poem for litchfield beach and my grandfather’s smoking habit


the angels become porpoises in litchfield, when my grandfather

kills his third cigarillo of the morning in the slaughterhouse


of an ashtray and raises his tawny hand out towards the ocean.

look at the porpoises, he says, look at how they jump! but i cannot


see these angels. no, my eyes never adjust to the sunlight fractals

of high september, and the only creatures that i have seen are not celestial


bodies, but racoons fighting like demons in the dumpster far below our 3rd

floor balcony late at night—when the moon hangs in the darkness


like the glowing end of another gas station cigar,

burning the world alive from the inside out as my grandfather


holds it between his lips. he promised to quit smoking

several christmases ago, and i’m starting to hate sitting on the porch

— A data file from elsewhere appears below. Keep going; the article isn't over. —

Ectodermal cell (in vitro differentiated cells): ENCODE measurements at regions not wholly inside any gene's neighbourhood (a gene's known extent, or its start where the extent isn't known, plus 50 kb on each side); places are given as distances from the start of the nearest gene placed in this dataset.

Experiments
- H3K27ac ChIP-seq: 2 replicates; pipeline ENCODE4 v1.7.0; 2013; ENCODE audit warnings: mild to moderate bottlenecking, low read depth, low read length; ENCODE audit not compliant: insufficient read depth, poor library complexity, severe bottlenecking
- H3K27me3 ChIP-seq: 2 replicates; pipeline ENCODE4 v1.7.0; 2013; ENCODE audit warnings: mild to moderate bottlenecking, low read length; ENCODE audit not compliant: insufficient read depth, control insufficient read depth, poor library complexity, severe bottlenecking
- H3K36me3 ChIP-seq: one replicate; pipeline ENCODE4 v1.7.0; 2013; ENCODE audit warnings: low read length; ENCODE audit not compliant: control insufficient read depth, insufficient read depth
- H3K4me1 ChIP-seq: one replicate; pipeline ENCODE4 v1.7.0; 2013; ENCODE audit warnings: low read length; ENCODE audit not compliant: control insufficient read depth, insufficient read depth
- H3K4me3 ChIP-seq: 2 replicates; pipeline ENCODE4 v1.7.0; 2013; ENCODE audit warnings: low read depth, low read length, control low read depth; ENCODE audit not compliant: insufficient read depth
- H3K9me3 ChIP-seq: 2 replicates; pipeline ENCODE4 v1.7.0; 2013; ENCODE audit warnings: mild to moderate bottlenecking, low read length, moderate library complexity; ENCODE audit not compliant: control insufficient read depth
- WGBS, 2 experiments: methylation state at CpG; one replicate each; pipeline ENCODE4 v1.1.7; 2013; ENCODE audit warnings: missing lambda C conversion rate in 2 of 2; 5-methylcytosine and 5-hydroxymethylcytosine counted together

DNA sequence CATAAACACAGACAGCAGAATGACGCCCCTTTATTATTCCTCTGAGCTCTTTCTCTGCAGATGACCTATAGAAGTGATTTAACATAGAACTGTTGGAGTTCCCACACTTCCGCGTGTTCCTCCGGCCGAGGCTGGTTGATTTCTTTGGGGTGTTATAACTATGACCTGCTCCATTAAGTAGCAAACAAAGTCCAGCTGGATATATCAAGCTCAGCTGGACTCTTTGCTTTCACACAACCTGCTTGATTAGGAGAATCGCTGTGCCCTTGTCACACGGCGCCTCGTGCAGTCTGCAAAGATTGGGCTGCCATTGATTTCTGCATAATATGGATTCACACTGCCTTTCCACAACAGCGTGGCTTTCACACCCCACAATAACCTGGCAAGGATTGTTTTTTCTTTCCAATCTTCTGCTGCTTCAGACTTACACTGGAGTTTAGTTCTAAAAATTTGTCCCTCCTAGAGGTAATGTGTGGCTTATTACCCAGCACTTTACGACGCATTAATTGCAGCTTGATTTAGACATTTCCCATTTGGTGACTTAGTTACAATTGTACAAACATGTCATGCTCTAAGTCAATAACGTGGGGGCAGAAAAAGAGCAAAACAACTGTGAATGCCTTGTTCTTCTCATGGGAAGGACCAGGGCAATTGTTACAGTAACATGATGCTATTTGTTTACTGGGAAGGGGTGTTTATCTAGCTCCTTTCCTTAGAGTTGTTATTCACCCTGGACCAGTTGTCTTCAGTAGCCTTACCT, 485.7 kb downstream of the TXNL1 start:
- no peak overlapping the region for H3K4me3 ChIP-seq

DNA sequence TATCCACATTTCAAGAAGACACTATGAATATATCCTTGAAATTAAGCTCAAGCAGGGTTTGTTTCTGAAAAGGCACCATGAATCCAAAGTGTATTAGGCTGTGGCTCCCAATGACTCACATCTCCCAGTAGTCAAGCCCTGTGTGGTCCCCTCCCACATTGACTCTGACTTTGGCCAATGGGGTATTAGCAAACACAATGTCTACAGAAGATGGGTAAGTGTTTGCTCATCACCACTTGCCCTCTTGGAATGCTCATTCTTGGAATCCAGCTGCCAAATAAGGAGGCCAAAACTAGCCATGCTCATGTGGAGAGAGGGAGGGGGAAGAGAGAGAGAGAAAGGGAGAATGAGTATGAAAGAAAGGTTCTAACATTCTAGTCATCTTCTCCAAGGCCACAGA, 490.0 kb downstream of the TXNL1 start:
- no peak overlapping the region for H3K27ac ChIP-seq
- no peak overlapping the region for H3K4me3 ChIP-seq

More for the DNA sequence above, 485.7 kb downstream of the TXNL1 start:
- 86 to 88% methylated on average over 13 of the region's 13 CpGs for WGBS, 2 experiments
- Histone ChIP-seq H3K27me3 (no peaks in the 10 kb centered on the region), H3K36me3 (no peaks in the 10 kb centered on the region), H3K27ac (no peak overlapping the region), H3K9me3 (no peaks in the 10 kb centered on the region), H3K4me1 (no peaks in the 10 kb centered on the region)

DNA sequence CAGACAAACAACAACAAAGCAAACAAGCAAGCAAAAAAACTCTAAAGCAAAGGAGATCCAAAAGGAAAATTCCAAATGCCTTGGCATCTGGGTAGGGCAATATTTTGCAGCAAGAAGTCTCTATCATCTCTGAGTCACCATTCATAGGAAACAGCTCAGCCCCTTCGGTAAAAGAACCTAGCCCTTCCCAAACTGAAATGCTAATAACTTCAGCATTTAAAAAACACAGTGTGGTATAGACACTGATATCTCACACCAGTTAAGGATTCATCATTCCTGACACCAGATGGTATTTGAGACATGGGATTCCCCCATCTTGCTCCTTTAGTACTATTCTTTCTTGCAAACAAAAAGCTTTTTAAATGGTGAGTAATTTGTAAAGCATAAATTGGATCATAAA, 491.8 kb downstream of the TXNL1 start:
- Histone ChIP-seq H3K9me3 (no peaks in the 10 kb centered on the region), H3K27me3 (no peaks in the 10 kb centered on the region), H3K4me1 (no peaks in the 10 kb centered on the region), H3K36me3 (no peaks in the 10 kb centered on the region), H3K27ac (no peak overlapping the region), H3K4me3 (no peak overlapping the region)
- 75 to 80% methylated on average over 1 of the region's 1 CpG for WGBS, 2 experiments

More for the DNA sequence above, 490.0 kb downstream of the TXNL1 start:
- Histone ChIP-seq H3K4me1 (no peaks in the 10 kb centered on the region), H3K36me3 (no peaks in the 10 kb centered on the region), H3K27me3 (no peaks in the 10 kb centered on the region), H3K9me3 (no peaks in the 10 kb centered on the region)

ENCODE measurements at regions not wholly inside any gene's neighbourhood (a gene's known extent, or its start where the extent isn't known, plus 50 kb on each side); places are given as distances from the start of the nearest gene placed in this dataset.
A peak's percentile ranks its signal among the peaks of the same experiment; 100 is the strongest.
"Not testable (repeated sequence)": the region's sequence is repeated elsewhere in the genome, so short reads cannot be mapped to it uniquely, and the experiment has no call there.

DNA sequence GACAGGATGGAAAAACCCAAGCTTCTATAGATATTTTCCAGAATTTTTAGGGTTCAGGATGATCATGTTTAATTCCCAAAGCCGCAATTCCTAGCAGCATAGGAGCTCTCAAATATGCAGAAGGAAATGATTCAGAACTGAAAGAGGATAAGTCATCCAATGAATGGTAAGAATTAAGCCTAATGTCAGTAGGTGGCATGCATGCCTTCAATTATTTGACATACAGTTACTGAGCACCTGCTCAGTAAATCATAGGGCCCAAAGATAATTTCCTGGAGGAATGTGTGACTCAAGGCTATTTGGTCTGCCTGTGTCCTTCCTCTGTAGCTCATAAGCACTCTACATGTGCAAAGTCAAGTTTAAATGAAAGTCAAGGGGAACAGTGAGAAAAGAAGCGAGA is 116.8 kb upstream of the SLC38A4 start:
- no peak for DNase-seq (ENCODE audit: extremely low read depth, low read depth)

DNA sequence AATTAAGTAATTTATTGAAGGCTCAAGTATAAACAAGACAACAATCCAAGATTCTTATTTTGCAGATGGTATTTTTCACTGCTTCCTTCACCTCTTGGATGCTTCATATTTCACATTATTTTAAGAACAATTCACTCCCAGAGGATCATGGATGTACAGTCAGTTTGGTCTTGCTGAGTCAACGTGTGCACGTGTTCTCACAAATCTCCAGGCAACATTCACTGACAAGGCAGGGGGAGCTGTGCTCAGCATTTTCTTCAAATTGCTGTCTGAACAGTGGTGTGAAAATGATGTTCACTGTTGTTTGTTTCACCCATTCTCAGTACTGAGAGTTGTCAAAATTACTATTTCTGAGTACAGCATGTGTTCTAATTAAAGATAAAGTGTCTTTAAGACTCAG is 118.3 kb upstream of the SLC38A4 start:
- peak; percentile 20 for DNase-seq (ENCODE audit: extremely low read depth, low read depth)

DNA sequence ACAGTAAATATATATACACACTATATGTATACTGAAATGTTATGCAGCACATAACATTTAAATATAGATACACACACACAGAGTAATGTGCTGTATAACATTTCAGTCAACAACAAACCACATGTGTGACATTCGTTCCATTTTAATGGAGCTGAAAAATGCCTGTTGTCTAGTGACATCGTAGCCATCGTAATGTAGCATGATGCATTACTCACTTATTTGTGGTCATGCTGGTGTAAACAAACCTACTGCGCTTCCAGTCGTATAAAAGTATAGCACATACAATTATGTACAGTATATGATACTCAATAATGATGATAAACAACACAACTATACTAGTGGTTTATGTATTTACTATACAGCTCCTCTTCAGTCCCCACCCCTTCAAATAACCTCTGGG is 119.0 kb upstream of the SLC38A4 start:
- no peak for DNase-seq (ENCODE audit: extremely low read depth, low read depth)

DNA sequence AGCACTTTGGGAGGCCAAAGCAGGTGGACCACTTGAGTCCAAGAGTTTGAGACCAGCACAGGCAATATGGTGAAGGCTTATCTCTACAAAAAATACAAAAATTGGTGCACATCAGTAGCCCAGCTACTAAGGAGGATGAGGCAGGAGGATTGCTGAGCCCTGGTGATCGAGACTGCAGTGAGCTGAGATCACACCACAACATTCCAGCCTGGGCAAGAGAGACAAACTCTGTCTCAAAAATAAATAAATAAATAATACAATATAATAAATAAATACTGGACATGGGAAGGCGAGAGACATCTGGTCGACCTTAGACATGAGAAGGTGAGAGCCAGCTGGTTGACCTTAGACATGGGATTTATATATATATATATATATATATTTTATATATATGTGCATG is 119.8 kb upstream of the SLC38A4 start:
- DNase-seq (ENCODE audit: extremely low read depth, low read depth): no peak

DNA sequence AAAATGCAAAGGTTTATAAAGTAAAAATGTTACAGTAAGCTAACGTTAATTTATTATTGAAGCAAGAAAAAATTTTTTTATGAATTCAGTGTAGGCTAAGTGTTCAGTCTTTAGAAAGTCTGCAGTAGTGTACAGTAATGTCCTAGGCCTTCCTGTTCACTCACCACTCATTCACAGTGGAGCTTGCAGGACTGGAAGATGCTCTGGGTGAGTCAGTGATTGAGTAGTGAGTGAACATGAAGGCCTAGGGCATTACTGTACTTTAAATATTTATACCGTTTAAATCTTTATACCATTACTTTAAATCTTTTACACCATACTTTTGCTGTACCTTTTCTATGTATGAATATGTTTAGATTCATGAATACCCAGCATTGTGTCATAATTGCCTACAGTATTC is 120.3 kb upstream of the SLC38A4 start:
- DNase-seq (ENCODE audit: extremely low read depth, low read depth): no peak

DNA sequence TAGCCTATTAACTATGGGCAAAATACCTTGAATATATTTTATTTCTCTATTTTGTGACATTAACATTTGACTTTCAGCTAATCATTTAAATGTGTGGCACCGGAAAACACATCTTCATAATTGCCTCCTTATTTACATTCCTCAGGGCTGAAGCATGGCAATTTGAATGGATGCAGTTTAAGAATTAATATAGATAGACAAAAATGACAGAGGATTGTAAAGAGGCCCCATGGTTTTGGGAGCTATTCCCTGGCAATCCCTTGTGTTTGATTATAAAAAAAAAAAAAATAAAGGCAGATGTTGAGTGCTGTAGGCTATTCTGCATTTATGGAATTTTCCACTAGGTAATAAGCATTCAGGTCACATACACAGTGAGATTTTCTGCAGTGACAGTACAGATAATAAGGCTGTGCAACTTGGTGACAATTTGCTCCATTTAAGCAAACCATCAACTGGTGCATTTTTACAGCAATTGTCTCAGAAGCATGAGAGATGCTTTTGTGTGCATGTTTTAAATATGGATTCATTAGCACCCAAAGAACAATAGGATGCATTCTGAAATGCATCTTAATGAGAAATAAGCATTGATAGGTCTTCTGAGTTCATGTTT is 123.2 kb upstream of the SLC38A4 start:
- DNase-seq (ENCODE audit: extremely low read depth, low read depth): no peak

with him breathing in pure carnage like the fall of Pompeii in a 4-star resort—

but i love him, so i am quiet for now. the angels i cannot see rise higher, he says


—stubby noses raised towards a heaven that they cannot reach until

they learn how to fly. and we sit here in the september sun—waiting.


look at the porpoises! he says with childlike joy, but i see only the halos

of the angels just passed, dissipating quickly in the waters. a panoply


of tender light, polluted only by a single line of smoke rising into the

heavens, into a new land, where even the angels cannot go.